Well, it’s March, which means it’s time to march out and start looking for cobia. But, before you get all Christmas Eve, kid in a candy store excited I should tell you that the run has started and so far, it’s nothing to write home about. I don’t mean to sound like a Debbie Downer, it hasn’t been all bad. There have some some pretty decent catches and a few pretty nice fish caught too. There just hasn’t been a whole bunch of consistency. One day there’s a whole bunch of rays and very few fish. Next day, there’s only a few rays but more fish per ray. Day after that, there’s no rays and a few free-swimmers. You get my drift??
If I had to guess, the cobia fishing will likely remain sporadic into March. The water inshore has remained on the warm side as is the water offshore. With the temperatures higher than normal, there’s no temperature gradient making the cobia highway. In years past, there’s been a pathway of water in the 67-70 degree range that was generally not that wide. This meant that the migrating fish were funneled into a narrow highway of water. This year the temp differential is negligible, causing the fish to be more widely scattered out.
If you do decide to go looking for cobia, be prepared to spend some time and cover a bit of ocean. The first thing to look for is where the water reaches 68 degrees. If there’s no defined temperature break or weed edge, the next thing I tend to look for is the bait. Without an edge, the rays will sometimes gravitate to the areas holding sardines, greenies or pogies. From there, it’s going to be a matter of spending the time and fuel to find the fish. As far as bait goes, most people will cast a variety of jigs tipped with squid. Also, keep a few good live baits ready for those fish who turn their nose up to the jigs.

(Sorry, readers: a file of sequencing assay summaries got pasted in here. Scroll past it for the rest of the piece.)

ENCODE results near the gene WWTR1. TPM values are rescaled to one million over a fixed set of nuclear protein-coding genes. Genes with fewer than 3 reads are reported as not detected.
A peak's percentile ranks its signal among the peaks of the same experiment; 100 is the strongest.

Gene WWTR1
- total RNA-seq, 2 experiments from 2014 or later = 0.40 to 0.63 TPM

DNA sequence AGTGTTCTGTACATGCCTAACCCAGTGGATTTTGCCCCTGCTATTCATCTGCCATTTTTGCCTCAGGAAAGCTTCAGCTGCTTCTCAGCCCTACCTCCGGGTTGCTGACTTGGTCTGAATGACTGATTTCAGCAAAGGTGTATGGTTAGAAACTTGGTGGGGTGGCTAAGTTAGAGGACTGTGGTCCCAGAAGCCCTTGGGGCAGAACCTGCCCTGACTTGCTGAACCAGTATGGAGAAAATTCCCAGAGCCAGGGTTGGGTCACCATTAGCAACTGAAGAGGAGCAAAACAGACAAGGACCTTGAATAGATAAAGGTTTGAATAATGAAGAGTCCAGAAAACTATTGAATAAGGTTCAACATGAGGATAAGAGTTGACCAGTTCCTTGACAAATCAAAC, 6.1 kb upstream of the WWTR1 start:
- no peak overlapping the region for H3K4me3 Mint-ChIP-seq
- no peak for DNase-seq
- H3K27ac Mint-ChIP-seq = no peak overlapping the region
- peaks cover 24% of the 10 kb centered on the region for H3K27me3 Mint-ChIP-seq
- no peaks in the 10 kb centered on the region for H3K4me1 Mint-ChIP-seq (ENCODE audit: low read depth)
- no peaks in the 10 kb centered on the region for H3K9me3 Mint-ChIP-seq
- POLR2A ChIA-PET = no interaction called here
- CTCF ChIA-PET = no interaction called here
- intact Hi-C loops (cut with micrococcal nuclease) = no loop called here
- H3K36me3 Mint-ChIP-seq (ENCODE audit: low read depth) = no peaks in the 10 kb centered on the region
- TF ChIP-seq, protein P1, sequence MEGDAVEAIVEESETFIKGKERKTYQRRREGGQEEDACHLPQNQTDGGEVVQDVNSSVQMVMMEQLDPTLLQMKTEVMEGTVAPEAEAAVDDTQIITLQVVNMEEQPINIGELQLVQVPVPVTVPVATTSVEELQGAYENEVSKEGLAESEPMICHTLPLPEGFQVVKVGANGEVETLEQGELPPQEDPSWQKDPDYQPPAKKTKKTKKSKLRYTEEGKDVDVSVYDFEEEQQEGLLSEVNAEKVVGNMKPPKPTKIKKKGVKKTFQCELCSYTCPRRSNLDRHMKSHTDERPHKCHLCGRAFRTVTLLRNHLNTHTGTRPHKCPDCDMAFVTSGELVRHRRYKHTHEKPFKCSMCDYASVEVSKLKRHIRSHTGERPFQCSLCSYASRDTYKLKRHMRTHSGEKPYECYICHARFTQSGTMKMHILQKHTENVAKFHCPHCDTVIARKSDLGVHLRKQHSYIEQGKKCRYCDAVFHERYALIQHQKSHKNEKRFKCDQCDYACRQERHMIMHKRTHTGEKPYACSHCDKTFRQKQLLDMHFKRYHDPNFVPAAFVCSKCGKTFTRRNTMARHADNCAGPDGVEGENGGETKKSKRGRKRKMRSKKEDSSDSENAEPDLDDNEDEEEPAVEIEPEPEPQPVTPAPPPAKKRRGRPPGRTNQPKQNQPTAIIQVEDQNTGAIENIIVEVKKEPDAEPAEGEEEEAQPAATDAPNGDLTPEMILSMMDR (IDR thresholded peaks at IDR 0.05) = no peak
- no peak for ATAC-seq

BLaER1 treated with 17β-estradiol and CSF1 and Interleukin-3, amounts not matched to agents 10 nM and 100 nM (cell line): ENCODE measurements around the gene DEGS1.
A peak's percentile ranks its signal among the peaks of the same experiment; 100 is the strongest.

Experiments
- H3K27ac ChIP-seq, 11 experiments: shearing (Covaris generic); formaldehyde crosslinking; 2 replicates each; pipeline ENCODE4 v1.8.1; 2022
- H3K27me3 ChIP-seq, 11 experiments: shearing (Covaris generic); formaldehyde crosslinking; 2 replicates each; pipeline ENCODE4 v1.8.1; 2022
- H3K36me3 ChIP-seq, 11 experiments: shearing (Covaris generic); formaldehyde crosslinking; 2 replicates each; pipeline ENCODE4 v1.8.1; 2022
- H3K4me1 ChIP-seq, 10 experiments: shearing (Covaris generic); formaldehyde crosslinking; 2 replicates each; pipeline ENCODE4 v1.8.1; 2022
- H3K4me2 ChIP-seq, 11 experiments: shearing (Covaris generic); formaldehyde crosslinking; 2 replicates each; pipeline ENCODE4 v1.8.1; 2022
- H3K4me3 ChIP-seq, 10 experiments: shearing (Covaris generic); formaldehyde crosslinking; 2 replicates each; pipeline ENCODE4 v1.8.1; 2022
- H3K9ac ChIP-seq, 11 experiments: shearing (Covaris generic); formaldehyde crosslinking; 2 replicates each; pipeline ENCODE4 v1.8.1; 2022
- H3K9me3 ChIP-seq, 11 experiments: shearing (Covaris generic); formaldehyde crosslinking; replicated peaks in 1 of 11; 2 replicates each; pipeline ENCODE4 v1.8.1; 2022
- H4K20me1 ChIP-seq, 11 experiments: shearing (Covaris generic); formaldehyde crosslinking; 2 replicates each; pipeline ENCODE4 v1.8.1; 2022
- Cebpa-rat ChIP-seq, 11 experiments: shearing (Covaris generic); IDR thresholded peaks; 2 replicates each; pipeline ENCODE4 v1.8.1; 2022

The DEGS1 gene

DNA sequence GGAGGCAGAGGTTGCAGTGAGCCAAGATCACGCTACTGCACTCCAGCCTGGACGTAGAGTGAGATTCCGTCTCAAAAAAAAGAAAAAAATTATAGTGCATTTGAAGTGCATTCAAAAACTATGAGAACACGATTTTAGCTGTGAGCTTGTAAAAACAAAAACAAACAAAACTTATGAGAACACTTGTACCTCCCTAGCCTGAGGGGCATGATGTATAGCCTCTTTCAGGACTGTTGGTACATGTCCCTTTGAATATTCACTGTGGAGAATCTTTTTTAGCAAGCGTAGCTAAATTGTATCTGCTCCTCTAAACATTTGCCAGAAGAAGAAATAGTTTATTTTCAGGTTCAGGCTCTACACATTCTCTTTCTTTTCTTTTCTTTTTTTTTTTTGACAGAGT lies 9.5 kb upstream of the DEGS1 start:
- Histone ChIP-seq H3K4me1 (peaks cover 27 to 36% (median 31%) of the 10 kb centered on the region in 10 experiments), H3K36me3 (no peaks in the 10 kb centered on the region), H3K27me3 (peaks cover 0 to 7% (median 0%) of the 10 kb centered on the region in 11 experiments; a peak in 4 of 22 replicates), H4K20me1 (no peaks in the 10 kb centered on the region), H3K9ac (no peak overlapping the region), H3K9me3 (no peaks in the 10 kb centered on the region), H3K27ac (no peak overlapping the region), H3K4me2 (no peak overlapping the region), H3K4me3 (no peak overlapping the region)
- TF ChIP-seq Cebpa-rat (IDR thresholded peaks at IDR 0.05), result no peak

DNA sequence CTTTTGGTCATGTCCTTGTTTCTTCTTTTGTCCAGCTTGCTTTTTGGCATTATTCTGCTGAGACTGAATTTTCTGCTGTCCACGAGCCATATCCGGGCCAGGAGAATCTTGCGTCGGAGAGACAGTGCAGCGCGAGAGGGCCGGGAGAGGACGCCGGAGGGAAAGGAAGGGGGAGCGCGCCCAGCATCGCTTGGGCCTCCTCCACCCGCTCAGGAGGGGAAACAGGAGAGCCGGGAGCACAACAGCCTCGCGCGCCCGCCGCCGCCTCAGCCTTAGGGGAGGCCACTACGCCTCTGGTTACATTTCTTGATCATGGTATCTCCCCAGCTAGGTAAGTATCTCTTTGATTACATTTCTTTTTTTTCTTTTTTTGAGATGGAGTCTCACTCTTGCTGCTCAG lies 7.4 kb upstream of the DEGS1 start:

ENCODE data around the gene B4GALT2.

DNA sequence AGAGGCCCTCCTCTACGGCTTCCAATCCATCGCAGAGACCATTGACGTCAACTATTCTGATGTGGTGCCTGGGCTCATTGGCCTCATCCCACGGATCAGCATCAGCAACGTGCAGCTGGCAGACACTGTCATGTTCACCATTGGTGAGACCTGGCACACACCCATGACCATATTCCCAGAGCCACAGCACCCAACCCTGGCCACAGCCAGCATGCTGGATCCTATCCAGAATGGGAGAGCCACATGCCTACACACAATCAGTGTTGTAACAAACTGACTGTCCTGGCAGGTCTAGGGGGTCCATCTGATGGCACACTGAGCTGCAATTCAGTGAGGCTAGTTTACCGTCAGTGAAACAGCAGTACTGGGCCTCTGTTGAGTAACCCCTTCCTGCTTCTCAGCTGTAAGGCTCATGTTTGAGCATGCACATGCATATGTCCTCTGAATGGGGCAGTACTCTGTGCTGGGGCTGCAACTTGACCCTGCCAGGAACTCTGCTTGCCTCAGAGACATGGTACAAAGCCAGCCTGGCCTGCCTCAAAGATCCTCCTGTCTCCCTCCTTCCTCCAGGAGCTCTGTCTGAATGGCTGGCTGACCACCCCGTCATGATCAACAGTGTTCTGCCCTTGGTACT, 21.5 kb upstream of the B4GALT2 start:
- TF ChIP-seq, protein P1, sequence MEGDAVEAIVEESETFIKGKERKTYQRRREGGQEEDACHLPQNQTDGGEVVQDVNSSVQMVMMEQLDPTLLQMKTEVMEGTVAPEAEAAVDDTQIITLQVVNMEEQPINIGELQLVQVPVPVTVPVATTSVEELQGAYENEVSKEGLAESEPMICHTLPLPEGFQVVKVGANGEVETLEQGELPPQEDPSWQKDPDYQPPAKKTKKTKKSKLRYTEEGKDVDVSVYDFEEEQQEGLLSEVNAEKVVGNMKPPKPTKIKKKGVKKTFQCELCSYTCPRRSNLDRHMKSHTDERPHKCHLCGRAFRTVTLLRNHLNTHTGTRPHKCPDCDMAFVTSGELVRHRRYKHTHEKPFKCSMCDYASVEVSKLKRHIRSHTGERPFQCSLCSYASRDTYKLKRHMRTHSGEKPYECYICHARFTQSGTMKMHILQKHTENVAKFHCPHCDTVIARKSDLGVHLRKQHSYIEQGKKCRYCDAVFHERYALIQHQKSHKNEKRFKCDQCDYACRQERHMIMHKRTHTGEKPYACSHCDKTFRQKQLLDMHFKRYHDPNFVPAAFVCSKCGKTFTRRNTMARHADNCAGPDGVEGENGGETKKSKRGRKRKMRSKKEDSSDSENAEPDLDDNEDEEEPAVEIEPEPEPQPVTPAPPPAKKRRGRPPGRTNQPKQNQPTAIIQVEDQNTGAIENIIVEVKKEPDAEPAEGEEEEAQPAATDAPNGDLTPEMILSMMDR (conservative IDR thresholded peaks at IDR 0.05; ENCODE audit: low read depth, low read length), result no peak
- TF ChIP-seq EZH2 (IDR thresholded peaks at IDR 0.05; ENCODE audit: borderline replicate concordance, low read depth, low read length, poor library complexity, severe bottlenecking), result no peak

The higher than normal temperatures negatively affecting the cobia fishing can be a blessing for those interested in dolphin. Although February is a little early in the year, there were signs of an early dolphin run. Although, much like the cobia, the phins were somewhat sporadic. Nevertheless, there were some pretty decent catches.
If last month is any indication, March could be a continuation of the early dolphin run. Also like the cobia, the dolphin fishing may rely on a current edge, temperature break or weedline. If you can find one or a combination of the aforementioned you will probably find some dolphin. Ballyhoo and ballyhoo/lure combos will be the bait of choice, but strip baits could work well if the smaller schoolies show up.
The only kingfish action in February was north of us off Daytona or south of us out of Sebastian. With a little luck, we will see springtime run and some fish will show up. Otherwise, the live bait fishing could remain slow all month.
If you want to go bottom fishing, the amberjack should be a pretty good bet. Last month, they were biting good and they should continue into the next couple months as they congregate to spawn. Big live baits will be the best bait, but jigs may work if there’s not too many barracuda.
So, March on out there and make something happen..
See ya on he pond!!